When I clicked on the news this morning, there was a story about people in Pennsylvania already camping out for Black Friday. Yes, late Sunday night people were already setting up tents and sleeping bags, coolers and grills, outside of Best Buy. They said that they don’t even know what the Black Friday sales are going to be, but they want to be ready to take advantage of those deep discounts.
Okay, I know that we’re living in a down economy, money is tight, and Black Friday sales are the only way some people can afford certain things. But can we walk this back a little bit? If these people can camp out for close to a week, they either A. don’t work and have disposable income, and could probably afford to pay full price for the things they actually need, B. don’t have jobs and can’t afford to spend the money they have on luxury goods, and should probably be spending this time looking for work, or C. have jobs and are using their vacation days to live outside in the cold in order to save a few bucks. All of it, to me, adds up to madness.
Experience tells me the correct answer for a lot of those folks is D. they’ll buy as many super-cheap items as possible and then resell them on eBay for a modest profit. Which, if you’re unemployed and need the money doesn’t seem like such a bad scheme.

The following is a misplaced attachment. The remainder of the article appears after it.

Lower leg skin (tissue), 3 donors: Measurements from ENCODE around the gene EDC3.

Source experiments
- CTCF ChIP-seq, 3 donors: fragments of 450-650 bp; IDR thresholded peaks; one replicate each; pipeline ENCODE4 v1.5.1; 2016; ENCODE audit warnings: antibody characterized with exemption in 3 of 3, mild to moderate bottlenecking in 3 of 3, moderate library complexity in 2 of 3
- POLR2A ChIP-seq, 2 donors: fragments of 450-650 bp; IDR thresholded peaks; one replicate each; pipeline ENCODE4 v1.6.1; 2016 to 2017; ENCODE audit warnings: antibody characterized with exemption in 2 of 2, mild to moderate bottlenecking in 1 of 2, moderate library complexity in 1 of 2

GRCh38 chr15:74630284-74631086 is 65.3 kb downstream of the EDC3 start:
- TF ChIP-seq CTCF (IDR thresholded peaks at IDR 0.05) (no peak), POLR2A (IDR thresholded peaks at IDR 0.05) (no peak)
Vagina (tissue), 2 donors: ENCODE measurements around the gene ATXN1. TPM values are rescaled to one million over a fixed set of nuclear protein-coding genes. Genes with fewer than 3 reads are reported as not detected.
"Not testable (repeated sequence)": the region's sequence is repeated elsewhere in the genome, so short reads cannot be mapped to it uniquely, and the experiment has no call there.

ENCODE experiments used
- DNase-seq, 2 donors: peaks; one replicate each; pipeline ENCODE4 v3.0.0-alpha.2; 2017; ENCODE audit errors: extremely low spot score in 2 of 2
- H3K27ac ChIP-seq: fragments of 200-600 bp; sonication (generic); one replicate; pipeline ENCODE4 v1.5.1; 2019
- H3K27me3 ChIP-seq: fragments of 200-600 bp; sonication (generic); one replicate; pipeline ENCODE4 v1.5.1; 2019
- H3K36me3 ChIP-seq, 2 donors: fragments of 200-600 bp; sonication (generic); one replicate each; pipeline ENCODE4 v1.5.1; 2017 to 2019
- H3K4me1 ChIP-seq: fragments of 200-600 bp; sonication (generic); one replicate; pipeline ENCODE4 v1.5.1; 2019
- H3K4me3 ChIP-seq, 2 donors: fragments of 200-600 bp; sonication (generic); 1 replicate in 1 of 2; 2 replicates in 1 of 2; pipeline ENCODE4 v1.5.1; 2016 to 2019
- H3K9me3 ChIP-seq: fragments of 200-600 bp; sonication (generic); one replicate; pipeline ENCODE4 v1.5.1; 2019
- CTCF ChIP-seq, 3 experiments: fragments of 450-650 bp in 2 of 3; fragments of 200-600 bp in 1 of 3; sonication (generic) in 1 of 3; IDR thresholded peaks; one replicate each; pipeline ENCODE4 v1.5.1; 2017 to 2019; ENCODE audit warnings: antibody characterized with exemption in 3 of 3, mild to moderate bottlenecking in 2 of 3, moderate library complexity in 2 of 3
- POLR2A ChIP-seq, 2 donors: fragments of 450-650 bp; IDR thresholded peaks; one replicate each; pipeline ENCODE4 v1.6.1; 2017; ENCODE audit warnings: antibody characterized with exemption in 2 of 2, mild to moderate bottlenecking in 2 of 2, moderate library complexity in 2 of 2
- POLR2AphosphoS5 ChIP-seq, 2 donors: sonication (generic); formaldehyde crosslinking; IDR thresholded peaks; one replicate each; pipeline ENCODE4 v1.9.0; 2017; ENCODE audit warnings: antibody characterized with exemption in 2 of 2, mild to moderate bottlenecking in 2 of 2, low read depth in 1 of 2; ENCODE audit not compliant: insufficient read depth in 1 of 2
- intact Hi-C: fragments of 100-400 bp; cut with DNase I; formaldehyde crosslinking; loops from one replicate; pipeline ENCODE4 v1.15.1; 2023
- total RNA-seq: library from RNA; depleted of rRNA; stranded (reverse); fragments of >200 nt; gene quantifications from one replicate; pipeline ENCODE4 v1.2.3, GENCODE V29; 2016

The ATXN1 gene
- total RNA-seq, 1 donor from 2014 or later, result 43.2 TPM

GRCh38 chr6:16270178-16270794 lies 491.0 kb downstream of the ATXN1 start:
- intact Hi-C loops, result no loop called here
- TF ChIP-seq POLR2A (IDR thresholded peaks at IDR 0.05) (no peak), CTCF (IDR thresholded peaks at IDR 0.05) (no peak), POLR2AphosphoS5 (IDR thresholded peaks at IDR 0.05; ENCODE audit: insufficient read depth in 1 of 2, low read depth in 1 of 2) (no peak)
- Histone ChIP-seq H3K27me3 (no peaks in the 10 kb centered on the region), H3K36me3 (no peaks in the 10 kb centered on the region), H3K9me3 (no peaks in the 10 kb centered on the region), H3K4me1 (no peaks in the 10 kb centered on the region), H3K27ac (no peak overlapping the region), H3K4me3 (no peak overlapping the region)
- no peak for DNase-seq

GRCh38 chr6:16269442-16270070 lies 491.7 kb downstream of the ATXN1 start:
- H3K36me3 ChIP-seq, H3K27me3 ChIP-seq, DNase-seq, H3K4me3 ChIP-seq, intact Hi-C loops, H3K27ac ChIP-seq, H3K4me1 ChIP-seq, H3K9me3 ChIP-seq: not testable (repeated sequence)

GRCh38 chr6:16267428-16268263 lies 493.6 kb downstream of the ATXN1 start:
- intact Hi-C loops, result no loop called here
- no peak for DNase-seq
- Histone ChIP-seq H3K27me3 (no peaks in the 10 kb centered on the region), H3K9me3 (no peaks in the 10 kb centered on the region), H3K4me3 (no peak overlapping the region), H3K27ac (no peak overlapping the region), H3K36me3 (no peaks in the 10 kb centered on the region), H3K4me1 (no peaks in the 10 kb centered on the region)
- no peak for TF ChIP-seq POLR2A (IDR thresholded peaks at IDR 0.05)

It bothers me how readily people are willing to dance to the retail stores’ tunes, to be manipulated and jerked around. Why do these sales have to start at weird times like midnight or 4 AM? Could they not open at a normal time and still offer the same discounts? Could they not offer a trickle of deep discounts all year long, which would seem a better strategy than putting all hope for their bottom line on last quarter sales figures? Isn’t there a better way than the hype that leads to crazy behavior, with mass eruptions of rudeness that occasionally erupt into injury and violence? Aren’t Black Friday sales irresponsible on a number of levels?
Black Friday diminishes us. It devalues the reasons for the season. Thanksgiving is supposed to be about gratitude, not a staging area for a shopping spree. The season, whether you celebrate Christmas, Hanukkah, Kwanzaa, Yule, Festivus, or some other holiday, is not supposed to be about unchecked consumerism. Buying stuff does not equate to spending quality time with family and friends. Why can’t we show our love and appreciation of family and friends in ways other than the acquisition of material goods? Why can’t we just share meals together, engage in conversation with one another, plays games, watch movies or football, and spend real quality time together?